The National Auto Auction Association, which represents wholesale auctioneers that sell to licensed rebuilders, also has concerns about accountability in direct-to-the-public Internet sales, said Michael Hayes, the group’s chief operating officer.
“The reason we have the integrity and the process at auction is we know our buyers and we know our sellers, and I’m not sure that happens at eBay Motors,” he said. “When you’re buying a $10 item that’s fine, but when you’re spending $35,000 to $50,000 on a vehicle, I think there should be more protections for the consumers there.”
Simon Rothman, vice president and general manager of eBay Motors, counters that the fraud rate in auto auctions is very low, mirroring the 0.01 percent reported by the parent company.
“There can be discrepancies between what buyers and sellers say (was represented) ... but when that happens they typically contact each other and resolve it together,” he said. “That’s how it works online.”
Fraud not seen as major problem
EBay Motors’ competitors, including Autotrader.com, the leader in classified-ad-style vehicle sales, and Carmax.com, an Internet retailer that uses the Web to drive business to its nationwide network of 46 “used car superstores,” also say they don’t consider fraud or misrepresentation to be major problems.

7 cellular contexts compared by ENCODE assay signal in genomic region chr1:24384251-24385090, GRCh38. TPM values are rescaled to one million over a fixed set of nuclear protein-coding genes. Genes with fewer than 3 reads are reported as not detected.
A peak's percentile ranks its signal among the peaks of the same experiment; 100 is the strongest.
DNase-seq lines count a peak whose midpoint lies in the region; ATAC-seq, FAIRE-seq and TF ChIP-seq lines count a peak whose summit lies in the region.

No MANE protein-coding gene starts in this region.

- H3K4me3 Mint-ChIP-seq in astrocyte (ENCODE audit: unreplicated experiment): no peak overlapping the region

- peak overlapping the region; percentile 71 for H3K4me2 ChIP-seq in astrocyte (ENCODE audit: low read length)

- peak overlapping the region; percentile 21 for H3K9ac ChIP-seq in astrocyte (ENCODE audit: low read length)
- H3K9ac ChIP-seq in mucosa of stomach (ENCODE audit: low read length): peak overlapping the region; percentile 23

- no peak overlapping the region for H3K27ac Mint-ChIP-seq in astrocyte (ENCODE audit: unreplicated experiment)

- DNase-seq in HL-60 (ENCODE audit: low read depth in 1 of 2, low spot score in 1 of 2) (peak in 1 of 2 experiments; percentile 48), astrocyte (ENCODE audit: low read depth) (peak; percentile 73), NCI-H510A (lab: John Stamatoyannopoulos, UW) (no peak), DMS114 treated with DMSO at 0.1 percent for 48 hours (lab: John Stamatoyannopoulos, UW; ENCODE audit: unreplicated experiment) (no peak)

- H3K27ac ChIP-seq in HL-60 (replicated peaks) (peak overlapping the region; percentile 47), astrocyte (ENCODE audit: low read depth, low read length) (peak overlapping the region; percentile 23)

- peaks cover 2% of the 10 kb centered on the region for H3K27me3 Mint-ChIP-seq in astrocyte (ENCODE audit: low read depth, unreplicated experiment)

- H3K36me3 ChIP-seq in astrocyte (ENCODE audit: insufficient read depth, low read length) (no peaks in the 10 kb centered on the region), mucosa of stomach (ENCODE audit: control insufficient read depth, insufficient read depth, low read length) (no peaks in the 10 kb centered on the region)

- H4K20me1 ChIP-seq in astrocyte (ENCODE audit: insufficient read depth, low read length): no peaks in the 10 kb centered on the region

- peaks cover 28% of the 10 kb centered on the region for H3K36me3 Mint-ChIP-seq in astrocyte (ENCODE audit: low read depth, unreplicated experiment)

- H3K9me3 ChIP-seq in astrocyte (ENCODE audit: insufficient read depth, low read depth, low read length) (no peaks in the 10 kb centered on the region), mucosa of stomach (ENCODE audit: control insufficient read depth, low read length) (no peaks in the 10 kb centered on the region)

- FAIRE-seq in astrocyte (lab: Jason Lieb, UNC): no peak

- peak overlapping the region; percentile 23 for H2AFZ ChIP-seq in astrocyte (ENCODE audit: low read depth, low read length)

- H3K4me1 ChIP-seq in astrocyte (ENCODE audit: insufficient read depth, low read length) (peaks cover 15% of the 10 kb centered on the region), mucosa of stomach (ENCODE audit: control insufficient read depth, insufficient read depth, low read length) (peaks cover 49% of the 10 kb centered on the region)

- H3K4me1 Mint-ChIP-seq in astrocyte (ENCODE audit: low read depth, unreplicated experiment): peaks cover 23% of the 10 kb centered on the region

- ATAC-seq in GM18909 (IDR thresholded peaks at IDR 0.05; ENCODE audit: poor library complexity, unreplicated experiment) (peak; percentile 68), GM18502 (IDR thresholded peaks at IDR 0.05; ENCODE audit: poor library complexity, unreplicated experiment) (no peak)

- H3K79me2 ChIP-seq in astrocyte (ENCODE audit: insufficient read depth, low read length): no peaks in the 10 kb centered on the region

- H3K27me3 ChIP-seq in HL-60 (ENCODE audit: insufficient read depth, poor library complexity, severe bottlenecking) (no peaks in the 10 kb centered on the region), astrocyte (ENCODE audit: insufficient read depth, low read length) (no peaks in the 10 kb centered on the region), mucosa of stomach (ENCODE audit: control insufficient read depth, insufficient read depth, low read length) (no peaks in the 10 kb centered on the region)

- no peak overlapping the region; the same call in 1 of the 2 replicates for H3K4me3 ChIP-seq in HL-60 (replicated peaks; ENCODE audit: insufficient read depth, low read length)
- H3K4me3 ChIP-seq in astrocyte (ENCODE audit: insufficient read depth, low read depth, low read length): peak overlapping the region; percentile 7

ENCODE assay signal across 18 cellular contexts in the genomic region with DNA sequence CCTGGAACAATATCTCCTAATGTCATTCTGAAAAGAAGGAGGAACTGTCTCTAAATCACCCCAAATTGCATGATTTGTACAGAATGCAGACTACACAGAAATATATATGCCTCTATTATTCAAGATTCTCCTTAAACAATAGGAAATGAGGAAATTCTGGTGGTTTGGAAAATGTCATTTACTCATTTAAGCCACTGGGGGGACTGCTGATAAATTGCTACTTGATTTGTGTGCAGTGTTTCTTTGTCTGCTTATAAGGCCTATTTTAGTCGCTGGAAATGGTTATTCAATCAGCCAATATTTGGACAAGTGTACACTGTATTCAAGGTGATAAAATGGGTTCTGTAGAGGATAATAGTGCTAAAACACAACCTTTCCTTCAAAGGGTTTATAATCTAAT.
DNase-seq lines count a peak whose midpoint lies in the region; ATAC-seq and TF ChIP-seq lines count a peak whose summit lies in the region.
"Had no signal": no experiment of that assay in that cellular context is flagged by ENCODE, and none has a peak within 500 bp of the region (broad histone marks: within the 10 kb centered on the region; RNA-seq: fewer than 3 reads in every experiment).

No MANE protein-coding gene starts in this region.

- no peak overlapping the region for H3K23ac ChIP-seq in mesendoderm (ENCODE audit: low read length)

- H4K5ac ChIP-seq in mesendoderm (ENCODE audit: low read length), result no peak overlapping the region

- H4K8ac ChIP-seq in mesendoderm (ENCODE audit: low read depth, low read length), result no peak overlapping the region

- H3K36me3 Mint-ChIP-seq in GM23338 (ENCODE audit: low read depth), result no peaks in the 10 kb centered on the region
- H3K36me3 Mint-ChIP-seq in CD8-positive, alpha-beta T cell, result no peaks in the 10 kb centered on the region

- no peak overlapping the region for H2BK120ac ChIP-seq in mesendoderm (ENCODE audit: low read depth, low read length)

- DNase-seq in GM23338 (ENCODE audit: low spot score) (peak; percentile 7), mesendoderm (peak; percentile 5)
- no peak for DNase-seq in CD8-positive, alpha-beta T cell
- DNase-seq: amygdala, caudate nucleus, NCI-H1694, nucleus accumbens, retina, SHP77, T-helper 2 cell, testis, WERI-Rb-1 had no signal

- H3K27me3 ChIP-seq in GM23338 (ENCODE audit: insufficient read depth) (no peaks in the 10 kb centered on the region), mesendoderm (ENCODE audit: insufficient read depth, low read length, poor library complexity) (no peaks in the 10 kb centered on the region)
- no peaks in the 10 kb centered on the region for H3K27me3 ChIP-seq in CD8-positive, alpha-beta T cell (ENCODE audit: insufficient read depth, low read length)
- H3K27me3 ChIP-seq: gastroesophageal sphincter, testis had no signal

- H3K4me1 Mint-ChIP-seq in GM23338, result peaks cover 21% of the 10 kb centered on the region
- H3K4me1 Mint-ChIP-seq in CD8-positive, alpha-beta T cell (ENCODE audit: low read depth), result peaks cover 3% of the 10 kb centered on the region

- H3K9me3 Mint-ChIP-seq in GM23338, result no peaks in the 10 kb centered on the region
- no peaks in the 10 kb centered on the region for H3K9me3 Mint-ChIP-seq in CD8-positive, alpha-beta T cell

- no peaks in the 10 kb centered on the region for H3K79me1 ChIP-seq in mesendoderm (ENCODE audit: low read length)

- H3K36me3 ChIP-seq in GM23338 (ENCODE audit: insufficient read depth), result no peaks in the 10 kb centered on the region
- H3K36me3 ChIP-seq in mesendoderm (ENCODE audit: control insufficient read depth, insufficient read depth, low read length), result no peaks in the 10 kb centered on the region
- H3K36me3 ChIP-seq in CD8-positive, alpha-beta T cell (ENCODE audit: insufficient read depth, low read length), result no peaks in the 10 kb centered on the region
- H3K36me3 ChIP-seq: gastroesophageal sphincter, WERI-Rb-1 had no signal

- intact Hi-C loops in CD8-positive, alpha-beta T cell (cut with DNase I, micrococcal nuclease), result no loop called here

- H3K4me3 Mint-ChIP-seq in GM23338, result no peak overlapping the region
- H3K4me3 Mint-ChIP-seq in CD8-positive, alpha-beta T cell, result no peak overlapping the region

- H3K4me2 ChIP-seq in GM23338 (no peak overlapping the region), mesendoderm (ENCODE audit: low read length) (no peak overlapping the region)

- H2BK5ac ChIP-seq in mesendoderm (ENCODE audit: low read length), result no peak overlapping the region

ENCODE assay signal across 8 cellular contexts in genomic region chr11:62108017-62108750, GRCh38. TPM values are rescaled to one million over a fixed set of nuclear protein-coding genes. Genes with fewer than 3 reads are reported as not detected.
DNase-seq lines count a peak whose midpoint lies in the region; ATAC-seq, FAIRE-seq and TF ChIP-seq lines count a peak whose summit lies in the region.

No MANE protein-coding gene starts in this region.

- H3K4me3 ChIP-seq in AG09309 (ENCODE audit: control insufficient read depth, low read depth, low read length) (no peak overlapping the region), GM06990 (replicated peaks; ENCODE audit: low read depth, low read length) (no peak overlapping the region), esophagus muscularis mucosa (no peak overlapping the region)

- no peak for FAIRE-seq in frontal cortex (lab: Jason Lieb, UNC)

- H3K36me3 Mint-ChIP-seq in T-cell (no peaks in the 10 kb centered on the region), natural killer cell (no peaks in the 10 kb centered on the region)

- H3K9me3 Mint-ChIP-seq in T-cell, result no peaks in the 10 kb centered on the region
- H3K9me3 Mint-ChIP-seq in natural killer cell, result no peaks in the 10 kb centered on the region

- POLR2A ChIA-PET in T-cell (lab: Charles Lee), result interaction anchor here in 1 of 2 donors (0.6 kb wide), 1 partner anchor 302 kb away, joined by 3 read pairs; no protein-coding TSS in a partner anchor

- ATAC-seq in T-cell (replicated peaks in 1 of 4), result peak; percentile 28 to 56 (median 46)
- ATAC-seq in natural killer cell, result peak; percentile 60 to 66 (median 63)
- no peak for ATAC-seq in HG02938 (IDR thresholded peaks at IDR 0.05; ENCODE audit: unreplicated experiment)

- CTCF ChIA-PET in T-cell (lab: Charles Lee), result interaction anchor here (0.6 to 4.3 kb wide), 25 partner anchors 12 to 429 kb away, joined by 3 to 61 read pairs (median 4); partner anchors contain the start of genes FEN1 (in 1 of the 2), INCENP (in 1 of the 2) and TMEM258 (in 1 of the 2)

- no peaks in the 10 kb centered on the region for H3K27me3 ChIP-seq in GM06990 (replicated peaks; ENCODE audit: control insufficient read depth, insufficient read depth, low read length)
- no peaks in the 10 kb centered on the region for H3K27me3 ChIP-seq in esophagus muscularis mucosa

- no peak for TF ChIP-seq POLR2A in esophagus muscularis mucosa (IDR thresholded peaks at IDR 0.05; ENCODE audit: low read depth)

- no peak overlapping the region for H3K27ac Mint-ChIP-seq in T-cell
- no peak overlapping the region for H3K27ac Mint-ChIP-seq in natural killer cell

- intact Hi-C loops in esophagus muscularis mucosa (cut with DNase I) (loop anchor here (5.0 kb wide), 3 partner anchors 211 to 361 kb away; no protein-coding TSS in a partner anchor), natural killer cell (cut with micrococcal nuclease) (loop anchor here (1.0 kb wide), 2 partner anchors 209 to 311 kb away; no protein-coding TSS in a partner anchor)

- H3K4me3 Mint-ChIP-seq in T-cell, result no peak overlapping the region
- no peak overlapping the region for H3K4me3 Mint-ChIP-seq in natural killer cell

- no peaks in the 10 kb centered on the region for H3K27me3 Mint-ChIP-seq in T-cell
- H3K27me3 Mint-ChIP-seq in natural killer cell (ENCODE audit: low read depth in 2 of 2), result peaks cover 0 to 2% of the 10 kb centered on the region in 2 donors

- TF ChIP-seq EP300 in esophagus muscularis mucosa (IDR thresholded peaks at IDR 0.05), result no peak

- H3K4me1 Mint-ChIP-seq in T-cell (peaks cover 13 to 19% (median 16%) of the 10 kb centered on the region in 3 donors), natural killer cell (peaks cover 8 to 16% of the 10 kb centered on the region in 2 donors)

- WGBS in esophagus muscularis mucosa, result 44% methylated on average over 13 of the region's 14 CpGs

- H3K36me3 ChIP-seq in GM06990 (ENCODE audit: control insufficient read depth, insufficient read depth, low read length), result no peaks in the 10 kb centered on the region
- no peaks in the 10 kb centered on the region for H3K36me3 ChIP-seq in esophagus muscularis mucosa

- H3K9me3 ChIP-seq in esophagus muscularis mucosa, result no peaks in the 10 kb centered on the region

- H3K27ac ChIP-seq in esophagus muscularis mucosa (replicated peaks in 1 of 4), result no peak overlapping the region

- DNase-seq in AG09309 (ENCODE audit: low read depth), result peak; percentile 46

“In the last few months, you can count the number of complaints on one hand,” said Autotrader.com CEO Chip Perry, noting that approximately 4.5 million vehicles pass through the company’s massive database every month, including some sold at auction. He conceded, however, that many buyers would likely take complaints directly to the sellers, since “we are very careful to position the company as an advertising medium rather than a transactional company.”
Lisa Van Riper, a spokeswoman for Carmax.com, said that used vehicles sold by the company’s stores are thoroughly inspected and guaranteed against frame and flood damage and title or odometer issues.
“If, in an extremely rare instance, a car shopper found any of these issues, we would take the car back, no questions asked,” she said.
There are no reliable figures on the number of fraudulent transactions resulting from online auto sales, but the Federal Trade Commission receives a steady stream of complaints about misrepresentation of a vehicle’s condition, as well as mix-and-match rebuild jobs, sellers auctioning stolen vehicles and fake escrow services that vanish as soon as a buyer sends them cash, said FTC attorney Delores Thompson.